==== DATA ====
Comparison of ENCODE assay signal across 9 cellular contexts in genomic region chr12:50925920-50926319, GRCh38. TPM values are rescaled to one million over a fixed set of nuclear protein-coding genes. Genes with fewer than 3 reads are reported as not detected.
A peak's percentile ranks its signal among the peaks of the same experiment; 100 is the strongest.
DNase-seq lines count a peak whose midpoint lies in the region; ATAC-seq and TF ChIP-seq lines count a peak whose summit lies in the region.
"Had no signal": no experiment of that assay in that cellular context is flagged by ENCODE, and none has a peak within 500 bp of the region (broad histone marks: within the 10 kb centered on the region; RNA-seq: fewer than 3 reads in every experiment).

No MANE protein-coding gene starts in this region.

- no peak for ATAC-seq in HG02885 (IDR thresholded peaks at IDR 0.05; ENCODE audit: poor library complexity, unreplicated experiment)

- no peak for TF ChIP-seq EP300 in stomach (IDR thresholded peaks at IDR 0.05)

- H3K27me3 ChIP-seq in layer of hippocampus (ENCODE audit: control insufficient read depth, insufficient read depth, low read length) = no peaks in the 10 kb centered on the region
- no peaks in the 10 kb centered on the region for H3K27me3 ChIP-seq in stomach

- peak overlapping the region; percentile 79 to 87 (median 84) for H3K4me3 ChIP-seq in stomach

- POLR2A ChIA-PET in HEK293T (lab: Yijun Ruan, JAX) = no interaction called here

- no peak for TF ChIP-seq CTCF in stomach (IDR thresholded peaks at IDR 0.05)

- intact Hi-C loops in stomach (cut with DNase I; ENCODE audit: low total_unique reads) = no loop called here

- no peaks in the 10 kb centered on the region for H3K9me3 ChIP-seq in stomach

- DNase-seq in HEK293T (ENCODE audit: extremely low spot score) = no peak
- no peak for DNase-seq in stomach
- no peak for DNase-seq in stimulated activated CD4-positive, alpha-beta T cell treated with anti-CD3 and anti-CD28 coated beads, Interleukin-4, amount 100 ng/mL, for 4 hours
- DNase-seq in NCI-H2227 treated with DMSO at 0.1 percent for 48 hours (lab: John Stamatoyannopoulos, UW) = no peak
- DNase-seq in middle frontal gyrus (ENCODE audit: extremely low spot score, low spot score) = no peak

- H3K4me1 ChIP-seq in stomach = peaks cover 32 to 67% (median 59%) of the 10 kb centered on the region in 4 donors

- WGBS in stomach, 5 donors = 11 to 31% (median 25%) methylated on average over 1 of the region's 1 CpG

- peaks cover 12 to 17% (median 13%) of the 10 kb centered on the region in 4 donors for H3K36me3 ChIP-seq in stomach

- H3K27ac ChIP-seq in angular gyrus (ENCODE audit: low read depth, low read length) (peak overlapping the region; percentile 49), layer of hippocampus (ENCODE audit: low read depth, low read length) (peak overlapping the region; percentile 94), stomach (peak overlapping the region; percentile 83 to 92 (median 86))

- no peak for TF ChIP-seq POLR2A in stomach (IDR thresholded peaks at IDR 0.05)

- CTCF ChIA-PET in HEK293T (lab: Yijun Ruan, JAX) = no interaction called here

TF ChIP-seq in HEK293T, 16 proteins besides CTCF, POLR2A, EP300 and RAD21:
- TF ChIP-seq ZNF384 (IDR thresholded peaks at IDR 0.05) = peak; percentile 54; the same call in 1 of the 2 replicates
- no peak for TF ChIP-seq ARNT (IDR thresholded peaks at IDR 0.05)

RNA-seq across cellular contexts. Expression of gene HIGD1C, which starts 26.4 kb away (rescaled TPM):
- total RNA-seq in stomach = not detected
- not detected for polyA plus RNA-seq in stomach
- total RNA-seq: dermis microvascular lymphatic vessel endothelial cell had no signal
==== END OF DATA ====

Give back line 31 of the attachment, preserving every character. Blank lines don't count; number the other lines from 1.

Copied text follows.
- not detected for polyA plus RNA-seq in stomach